The Trust is carrying out a programme of essential maintenance work, including repairs to the chains and rods that operate the reservoir’s sluice gates, and repainting the Valve House Tower from where the sluice gates which control the water levels in the reservoir are operated. A series of environmental works are also underway, including a fish rescue, rubbish removal, vegetation management and installing new nesting areas for wetland birds.

Why is the work necessary?

The Canal & River Trust has a statutory duty to maintain its reservoirs for the safety of people and to maintain the network of canals and rivers under its care. The winter works at Brent Reservoir are required under the Reservoir Act 1975.

Why does the reservoir have to be drained?

The Trust needs to fully drain the reservoir to access the chains and rods that operate the reservoir’s sluice gates. The tower supporting the Valve House is normally submerged in water, therefore this needs to be out of water to enable protective paint to be applied. These gates are used to control the water levels in the reservoir and are a vital part of the reservoir’s infrastructure.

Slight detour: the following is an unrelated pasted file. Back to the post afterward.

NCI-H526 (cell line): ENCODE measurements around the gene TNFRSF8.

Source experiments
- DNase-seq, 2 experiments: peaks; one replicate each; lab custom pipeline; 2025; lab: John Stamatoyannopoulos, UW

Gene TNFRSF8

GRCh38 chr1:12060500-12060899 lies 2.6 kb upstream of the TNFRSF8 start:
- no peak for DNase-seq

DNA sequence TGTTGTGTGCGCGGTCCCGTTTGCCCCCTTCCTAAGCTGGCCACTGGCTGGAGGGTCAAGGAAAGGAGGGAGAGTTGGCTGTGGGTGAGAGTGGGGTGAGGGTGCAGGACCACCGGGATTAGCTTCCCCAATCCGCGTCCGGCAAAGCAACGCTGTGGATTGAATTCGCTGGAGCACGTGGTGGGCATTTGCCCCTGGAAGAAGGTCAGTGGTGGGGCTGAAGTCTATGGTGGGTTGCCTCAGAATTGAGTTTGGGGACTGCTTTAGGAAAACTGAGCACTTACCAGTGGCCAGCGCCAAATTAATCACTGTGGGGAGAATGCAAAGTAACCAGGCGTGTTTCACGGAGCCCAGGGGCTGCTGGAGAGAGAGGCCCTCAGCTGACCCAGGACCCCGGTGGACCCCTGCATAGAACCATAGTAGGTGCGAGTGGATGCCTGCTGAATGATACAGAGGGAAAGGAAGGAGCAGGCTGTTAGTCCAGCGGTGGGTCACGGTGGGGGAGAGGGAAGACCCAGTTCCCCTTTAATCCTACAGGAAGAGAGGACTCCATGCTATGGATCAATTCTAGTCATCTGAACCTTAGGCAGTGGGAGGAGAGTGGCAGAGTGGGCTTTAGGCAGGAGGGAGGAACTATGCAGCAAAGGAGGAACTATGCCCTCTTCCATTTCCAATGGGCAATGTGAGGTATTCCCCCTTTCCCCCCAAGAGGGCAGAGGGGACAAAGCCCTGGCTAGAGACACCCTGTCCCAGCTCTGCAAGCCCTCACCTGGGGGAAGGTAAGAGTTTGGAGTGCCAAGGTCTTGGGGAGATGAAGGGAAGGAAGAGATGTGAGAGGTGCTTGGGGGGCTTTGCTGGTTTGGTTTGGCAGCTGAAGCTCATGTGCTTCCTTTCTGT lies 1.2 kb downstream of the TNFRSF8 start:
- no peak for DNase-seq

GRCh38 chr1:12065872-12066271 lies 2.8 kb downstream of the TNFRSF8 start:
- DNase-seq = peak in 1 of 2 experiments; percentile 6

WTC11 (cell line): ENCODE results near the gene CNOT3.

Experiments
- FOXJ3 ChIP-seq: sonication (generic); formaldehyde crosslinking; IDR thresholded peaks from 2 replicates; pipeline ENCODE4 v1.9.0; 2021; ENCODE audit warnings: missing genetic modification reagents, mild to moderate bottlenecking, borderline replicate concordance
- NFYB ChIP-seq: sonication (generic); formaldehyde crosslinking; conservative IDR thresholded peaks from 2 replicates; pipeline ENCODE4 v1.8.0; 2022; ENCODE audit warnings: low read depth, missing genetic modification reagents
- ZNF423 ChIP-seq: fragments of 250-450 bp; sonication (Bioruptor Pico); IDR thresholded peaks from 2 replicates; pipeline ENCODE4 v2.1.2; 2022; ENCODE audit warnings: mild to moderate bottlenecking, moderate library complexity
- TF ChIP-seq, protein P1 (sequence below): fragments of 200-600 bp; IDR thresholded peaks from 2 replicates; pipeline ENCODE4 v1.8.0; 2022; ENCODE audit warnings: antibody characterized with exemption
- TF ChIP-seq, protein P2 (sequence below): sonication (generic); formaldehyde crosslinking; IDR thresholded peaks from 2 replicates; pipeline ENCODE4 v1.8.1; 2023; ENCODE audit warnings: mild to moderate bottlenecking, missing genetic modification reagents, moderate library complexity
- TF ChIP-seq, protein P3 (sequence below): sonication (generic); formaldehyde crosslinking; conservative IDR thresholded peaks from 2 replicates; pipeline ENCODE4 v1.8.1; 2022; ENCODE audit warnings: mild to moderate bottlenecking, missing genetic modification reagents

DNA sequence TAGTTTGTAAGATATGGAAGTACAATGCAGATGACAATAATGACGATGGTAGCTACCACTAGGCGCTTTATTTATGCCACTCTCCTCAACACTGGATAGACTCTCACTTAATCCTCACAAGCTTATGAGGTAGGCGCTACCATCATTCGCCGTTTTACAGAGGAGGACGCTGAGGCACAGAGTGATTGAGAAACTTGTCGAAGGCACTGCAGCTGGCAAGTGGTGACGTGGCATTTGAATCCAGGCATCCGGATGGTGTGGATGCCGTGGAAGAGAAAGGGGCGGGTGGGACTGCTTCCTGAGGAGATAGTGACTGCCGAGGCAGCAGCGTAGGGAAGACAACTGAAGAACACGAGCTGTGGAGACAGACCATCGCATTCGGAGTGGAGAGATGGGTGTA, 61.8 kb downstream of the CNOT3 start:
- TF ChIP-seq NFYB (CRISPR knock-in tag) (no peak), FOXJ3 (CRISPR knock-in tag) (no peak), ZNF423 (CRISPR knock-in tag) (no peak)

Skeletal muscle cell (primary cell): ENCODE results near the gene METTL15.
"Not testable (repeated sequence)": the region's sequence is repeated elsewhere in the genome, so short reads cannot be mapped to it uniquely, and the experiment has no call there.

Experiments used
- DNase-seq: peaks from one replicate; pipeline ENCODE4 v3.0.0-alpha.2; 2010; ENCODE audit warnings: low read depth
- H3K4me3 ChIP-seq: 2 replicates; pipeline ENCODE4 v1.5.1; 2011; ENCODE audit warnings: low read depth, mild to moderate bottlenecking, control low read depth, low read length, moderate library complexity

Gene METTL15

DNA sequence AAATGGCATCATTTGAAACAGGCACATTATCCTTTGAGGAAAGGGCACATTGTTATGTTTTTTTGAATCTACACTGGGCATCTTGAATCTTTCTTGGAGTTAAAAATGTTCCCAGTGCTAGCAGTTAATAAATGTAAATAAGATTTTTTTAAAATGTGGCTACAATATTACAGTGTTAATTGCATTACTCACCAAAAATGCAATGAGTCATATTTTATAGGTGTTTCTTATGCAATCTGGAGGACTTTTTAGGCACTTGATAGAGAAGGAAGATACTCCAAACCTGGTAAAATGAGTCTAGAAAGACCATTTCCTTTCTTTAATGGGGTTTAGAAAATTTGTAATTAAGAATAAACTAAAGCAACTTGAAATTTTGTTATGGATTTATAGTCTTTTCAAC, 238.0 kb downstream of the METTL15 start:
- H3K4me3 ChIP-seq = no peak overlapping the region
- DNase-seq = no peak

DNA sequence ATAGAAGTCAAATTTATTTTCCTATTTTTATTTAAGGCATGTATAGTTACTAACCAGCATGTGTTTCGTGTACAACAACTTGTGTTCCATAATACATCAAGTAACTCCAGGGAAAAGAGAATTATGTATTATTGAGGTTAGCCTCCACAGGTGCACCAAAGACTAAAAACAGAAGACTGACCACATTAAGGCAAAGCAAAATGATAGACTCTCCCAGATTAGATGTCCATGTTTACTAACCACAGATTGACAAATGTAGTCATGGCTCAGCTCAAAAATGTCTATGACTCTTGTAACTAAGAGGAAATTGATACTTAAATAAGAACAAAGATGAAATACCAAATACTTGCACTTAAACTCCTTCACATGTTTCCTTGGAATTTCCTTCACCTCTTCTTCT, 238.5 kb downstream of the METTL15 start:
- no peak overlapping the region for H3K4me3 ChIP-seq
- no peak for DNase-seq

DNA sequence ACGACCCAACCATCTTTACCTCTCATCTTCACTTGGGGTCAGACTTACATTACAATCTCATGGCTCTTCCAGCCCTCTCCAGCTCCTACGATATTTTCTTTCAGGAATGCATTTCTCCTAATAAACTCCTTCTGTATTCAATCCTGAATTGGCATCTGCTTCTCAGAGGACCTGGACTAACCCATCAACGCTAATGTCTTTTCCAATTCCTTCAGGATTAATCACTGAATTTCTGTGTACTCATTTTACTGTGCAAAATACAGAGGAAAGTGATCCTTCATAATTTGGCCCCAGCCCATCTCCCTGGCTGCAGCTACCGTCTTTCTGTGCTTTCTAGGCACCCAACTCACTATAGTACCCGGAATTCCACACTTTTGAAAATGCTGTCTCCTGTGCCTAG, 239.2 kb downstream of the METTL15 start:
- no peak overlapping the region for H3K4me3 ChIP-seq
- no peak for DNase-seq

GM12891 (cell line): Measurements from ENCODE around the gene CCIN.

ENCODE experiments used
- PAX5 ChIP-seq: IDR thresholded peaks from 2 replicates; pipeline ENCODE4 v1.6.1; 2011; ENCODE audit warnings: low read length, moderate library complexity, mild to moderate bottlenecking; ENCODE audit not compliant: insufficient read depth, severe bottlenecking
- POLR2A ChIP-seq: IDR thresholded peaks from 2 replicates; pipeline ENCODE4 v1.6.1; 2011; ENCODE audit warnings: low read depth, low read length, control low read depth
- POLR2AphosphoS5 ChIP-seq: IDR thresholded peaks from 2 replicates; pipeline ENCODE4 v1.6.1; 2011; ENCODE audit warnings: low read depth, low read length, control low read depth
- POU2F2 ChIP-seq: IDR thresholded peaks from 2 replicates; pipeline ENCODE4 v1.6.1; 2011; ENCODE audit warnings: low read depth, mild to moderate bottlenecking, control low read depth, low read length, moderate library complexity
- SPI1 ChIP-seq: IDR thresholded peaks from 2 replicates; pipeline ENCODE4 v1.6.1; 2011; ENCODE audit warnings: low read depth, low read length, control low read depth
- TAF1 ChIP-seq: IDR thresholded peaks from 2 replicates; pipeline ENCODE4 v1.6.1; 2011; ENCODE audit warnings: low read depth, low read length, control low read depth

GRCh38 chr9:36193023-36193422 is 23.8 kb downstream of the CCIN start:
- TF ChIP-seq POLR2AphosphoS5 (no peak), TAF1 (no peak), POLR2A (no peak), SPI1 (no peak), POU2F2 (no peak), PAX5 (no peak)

How much water is in the reservoir?

There is around 1,000 mega litres of water in the reservoir– enough to fill 400 Olympic swimming pools. The Trust has been draining the reservoir in a slow and controlled way using the sluice gates.

How will the reservoir be refilled?

The reservoir’s water supply comes from the River Brent and Silk Stream and will naturally refill when we close the sluice gates. The time it takes to re-fill the reservoir depends on the weather.

How are the works being funded?